How Many Acts In "The Tempest" Shakespeare

“The Tempest” was the last play that Shakespeare wrote, and many people believe that the ideas for this production were taken from all his previous works. One of the main themes in the play is that of magic, it’s use for ‘good’ and ‘evil’ and how this affects the society around it. At the time that the play was being written, the people of Europe took magic very seriously, for example witches were still being burnt at the stake. Magic plays a vital role in the play, determining the end of every scene, and indeed the fate of every character.

The first 3 acts reveal the usage of this magic, on both ends of the spectrum.

Act One Scene One sees the event that gives the play its name – the tempest itself. In hindsight we are aware of the magic that was used to create the storm, but at the time of it’s happening we are led to believe that this is merely a natural occurrence.

Admittedly nobody is killed, and we later find out that even the rest of fleet have been safely sent back to Naples with the illusion that the King’s ship perished in the storm. However despite this, it is questionable whether this magic was benign, as everyone suffered during its implementation. This recurs throughout the whole of the play; as to whether it is necessary to mess with people’s emotions, sleep patterns and the natural elements, and indeed whether any good does come of this all in the end.

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Prospero seems to have no hesitation in performing his magic, mainly for the good of himself, as we see in Act One Scene Two.

In the following the audience learn of the magic that has been carried out, in the very first two lines spoken by Miranda. “If by your art, my dearest father, you have Put the will waters in this roar, allay them”.

She describes the magic as an “art” although the word has several darker connotations. Miranda seems reluctant to understand her fathers need to practise magic, as she has seen the ship itself “Dashed all to pieces”. It is with her worrying that Prospero reveals the story that has happened before the storm. He mentions several characters that we have seen in Scene One of this Act. “I thus neglecting worldly ends, all dedicated To closeness and the bettering of my mind With that which, but by being so retired, O’er-prized all popular rate”.

Prospero explains to Miranda that he was once Duke of Milan, but he left control of the city to his brother Antonio, whilst he concentrated on the “bettering on my mind” – the study of magic. He claims that people believed magic-was over-rated, because the supernatural powers were much more valuable than people first thought. The tale that is told makes the audience feel sorry for Prospero, and maybe even forgive him for creating the storm, but this impression is immediately changed when he sends his own daughter to sleep. Again this use of magic is questionable, as he discusses with the spirit Ariel the plan that will unfold very soon.

It becomes apparent that he did not want Miranda to hear this plan as it would involve her, and her knowledge of it would ruin it completely. We begin to have reservations about Prospero as a man, whether magic has corrupted him so much that he has no qualms about toying with his daughter’s emotion. However it is this possible corruption that will stem the entire play, and thus magic becomes a necessary tool. Many could find it hard to believe that Prospero would want to give up his Dukedom for the practise of magic, and it is this strand of Prospero’s character that leads the story on.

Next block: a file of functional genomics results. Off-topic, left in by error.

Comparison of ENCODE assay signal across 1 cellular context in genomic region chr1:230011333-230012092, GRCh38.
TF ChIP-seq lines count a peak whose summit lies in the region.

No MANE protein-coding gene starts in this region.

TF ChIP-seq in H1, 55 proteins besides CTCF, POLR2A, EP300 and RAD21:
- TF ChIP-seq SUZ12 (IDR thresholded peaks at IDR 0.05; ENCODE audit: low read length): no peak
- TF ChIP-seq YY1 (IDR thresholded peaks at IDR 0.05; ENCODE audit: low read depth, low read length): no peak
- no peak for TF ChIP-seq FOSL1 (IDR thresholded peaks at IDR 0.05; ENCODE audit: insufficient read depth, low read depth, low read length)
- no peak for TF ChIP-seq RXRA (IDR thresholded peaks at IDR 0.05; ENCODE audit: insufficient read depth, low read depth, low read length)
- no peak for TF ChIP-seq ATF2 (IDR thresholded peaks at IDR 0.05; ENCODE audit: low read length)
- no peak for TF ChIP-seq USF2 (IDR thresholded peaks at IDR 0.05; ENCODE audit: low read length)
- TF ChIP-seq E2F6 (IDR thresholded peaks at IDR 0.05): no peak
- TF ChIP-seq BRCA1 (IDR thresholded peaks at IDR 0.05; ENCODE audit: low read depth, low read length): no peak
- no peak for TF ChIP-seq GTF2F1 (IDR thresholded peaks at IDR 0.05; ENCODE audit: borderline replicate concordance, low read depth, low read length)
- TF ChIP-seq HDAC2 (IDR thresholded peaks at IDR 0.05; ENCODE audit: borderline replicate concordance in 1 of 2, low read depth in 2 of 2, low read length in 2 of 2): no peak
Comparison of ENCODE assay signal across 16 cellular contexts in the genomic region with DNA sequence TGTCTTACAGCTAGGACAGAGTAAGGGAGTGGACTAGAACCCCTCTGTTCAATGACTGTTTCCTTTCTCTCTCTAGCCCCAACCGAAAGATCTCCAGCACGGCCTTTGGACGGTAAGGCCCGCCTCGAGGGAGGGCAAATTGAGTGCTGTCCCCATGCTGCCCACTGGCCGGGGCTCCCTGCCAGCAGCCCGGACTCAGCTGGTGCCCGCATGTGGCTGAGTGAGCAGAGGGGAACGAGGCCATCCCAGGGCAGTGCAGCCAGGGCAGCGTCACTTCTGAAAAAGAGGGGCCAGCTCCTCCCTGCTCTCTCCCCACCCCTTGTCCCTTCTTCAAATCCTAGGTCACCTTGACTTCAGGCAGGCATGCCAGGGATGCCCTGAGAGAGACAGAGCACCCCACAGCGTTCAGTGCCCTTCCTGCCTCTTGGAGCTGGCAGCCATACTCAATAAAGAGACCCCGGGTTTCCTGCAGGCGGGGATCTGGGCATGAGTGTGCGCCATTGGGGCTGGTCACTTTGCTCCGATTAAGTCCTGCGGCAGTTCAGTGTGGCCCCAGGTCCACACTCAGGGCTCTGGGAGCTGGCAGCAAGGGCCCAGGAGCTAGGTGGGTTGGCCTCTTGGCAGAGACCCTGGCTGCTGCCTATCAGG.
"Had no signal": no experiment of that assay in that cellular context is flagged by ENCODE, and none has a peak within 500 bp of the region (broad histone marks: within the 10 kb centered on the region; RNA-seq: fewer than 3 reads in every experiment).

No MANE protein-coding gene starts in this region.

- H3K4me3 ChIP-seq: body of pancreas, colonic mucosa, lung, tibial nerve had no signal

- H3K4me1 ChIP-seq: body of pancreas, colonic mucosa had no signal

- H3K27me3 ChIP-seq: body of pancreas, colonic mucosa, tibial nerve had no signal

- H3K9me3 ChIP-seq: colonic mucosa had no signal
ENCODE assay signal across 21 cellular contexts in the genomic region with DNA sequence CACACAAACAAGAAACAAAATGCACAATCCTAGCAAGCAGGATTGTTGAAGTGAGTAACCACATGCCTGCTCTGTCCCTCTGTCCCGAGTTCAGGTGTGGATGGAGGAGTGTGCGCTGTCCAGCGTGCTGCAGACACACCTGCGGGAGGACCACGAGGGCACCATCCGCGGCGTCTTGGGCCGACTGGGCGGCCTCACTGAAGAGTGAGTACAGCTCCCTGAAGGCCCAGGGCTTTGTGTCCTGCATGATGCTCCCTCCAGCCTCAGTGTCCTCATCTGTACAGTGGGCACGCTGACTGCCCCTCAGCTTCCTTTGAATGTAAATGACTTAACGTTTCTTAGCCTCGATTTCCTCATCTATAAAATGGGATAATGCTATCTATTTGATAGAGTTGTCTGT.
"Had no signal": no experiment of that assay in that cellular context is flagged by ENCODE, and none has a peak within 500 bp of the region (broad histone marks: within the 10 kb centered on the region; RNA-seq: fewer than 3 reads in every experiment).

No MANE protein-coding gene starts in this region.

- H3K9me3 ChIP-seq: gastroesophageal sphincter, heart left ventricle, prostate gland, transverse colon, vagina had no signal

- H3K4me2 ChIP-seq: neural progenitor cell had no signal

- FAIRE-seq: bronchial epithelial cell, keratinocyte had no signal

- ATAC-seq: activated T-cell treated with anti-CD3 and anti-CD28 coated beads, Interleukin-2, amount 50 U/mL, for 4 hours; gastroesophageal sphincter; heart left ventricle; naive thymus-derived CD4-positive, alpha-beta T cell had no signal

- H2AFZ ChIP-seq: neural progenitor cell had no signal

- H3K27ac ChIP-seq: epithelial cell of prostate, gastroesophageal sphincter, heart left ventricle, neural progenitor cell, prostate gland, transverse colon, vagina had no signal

Later on in the scene, a spirit called Ariel appears and it is revealed that Prospero had sent her to make the tempest occur. Prospero cannot even carry out his own magic, but must send creatures to do it for him – possibly another result of the corruption magic has had upon him. Ariel complains bitterly about having to do Prospero’s dirty work and asks to be set free. “Let me remember thee what thou hast promised, Which is not yet performed me. My liberty”.

Prospero reminds Ariel of the magic that he freed her from. Sycorax, an evil witch, had been banished to the island from Algeria, and had attempted to make Ariel a slave. But Ariel had refused and as a result had been entrapped in a pine tree for 12 long years. When Prospero had been left on the island, he had released Ariel in a gesture of goodwill, but the roles had reversed and now Prospero is Ariel’s master. Again the use of magic is for domination or good for oneself. We see this again with Caliban, Sycorax’s son. Prospero has made Caliban his slave to carry wood and other items around the island, as he is too old to do it himself. Prospero promises terrible things to Caliban if he does not complete his tasks, and so magic is again being used for threats and unnecessary suffering.

Music and magic have always been very closely linked, and it is this that lures Ferdinand in the latter part of the scene. Let us not forget that Ariel had especially placed Ferdinand on this part of the island after the storm. Ariel is invisible as a product of her magic, playing a lute and sings to draw Ferdinand closer to Miranda. There is much debate about whether the following passage has been set up by Prospero and indeed manufactured it entirely to fit with his plan, or whether Shakespeare meant a romance to occur to lighten the mood of the play.

Either way, it seems a little far-fetched that Ferdinand and Miranda appear to fall in love instantly, love at first sight, which would indicate that Prospero has had some intervention. The romance is also a key part of Prospero’s plan, and we would assume that he would have had some involvement to make sure this all went smoothly. If this is the case, Prospero is again using his magic for his own personal gain – seeking revenge upon those who deposed him.